will make it inaccessible to all the machines of your internal network
(i.e. all machines that have an address).

To let all machines of your internal network query the `named' server
running on your FreeBSD system, you have to add the internal IP address
of the FreeBSD system to that list too, i.e.:

            listen-on       {;; };

    IMPORTANT NOTE: Be carerul not to miss the ';' semicolon after the
    second IP address.  If you do, then the bogus `listen-on' option
    will cause your `named' service to fail starting (but see section 4
    below, ``Troubleshooting named problems'', to see how you can track
    this sort of problem and fix it.

There are various other options that you can set in this section.

The most important is probably the `forwarders' list.  This can be used
to let your `named' process ask upstream DNS servers, like the ones your
ISP is probably already using, instead of going all the way to a root NS
for resolving host names and IP addresses.  This is quite often a good
idea, as it allows your local `named' process to take advantage of the
cache your ISP's DNS servers already have, speeding up DNS queries a
fair bit.

A typical `forwarders' section looks a lot like the `listen-on' list you
have already seen above, but this time it lists the IP addresses of the
remote servers instead of your own:

            forwarders       {;; };

This would let your `named' service ask the upstream DNS servers at and for hostnames it cannot resolve

1.2. Setting up a `logging' section

See section 4 further down for information about setting up a `logging'
section, and how you can read the log messages your `named' service will

1.3. A `root zone' entry

A `root zone' is a list of IP addresses for the DNS servers that are
called `root name servers'.  If you are not using forwaders, your
`named' service will have to query these root name servers for
information about the toplevel DNS domains (i.e. "com", "net", "edu",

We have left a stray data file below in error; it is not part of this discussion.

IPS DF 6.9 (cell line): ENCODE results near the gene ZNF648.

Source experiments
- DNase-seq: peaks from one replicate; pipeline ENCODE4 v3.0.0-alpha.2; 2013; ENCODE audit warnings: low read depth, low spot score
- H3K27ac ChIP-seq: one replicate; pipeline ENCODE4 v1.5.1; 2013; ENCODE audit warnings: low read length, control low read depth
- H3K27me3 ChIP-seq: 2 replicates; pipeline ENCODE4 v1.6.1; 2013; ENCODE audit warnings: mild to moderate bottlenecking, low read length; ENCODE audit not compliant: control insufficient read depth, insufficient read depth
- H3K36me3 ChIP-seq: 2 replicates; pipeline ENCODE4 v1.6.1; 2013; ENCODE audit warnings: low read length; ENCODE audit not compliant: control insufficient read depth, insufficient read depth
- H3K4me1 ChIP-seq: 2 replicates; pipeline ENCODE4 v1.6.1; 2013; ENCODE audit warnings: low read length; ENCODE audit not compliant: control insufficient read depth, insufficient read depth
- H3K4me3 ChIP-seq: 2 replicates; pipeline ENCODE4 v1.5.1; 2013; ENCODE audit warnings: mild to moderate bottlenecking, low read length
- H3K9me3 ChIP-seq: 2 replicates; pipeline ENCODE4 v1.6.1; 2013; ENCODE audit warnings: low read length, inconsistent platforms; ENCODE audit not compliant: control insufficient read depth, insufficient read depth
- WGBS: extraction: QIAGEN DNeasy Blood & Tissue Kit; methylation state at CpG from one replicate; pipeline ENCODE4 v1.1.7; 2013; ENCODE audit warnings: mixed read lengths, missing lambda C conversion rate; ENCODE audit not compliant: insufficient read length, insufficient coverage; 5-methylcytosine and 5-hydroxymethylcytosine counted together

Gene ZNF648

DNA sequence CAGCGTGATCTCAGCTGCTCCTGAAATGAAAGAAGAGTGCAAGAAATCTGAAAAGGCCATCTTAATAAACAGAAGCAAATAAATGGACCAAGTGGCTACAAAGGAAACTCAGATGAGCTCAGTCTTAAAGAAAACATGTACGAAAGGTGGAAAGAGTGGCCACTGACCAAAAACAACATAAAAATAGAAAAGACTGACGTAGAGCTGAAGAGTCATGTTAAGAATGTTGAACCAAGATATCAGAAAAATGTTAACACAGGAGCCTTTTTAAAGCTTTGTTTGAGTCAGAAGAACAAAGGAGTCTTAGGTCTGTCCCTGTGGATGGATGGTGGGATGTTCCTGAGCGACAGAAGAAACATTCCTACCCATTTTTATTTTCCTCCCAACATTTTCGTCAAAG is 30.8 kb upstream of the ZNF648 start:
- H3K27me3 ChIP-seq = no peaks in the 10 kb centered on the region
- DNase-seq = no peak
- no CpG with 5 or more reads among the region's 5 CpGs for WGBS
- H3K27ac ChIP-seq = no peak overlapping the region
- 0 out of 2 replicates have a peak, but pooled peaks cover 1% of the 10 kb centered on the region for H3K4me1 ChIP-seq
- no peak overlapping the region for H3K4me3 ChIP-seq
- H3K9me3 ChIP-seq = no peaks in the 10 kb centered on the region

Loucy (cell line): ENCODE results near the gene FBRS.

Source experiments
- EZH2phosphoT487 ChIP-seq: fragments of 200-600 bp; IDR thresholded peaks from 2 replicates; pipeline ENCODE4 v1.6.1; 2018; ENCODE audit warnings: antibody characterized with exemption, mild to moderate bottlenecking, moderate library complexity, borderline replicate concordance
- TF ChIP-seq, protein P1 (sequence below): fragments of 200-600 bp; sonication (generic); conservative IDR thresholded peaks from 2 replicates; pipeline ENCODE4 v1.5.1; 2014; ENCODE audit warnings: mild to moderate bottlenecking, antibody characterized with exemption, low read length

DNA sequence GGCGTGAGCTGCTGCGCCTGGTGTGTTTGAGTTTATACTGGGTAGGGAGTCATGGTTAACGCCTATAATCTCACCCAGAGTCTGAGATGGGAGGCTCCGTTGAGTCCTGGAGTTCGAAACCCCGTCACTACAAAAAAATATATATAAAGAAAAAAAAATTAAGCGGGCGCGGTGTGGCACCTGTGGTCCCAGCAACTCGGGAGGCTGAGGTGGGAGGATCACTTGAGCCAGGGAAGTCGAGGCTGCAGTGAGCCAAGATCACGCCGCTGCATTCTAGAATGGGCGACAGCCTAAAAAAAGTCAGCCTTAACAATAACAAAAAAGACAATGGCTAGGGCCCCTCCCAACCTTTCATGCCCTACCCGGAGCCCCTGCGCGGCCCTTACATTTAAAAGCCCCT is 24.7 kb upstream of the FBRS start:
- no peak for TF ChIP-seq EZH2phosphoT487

"gr", "de", "fr", etc.)

An example root zone entry is part of `/usr/src/etc/namedb/named.conf'.
You can typically keep this unchanged:

    zone "." {
            type hint;
            file "named.root";

This entry points `named' at the file `named.root' at the directory that
is defined as the default directory in your `options' section.  Since
the default directory is set to `/etc/namedb', this entry refers to the
file `/etc/namedb/named.root'.

Normally, you shouldn't have to edit this entry in `named.conf' or the
`named.root' file.  Only change these two if you are *VERY* sure about
what you are doing.

1.4. The `localhost' and `localhost-v6' local zones

The default `named.conf' file that is distributed with FreeBSD includes
two zone entries that allow client-systems that ask your DNS server to
resolve the IP addresses of `localhost' for both IP and IPv6.  These
addresses are listed in the usual ``reverse-logic'' order that is used
for IP address -> hostname zones in `named.conf':

    zone "0.0.127.IN-ADDR.ARPA" {
            type master;
            file "master/localhost.rev";

    // RFC 3152
            type master;
            file "master/localhost-v6.rev";

These two zone entries depend on two files in `/etc/namedb/master' to
work properly.  To make things easier for you, FreeBSD provides a shell
script that can auto-generate these files for you, guessing the proper
hostname and domain information from the current hostname of the system
(as reported by running the hostname(1) utility).  All you normally have
to do is to keep the entries shown above in your `named.conf' file and
then run the `make-localhost' script in `/etc/namedb':

    # cd /etc/namedb
    # sh make-localhost

Two new files should appear in `/etc/namedb/master' now:

    # cd /etc/namedb/master
    # ls -ld localhost*
    -rw-r--r--  1 root  wheel  - 431 Jun 26 07:56 localhost-v6.rev
    -rw-r--r--  1 root  wheel  - 431 Jun 26 07:56 localhost.rev

This should be all it takes.  You can manually check the contents of
these files and make changes to them, but it is probably a good idea to
keep them unchanged for now.  At least, until you know what the contents
of a ``zone file'' look like and what each part means, you should avoid
making manual changes to these files.

1.5. Zone entries for your internal, home network

Now comes the interesting part.  You should also add to your
`named.conf' file a ``zone entry'' for your internal, home network.

This is not so difficult, but there are a few details that you should
get right and they are spread across at least three files:

    * The `named.conf' file, which contains the zone entries for mapping
      hostnames to addresses and for mapping addresses to hostnames.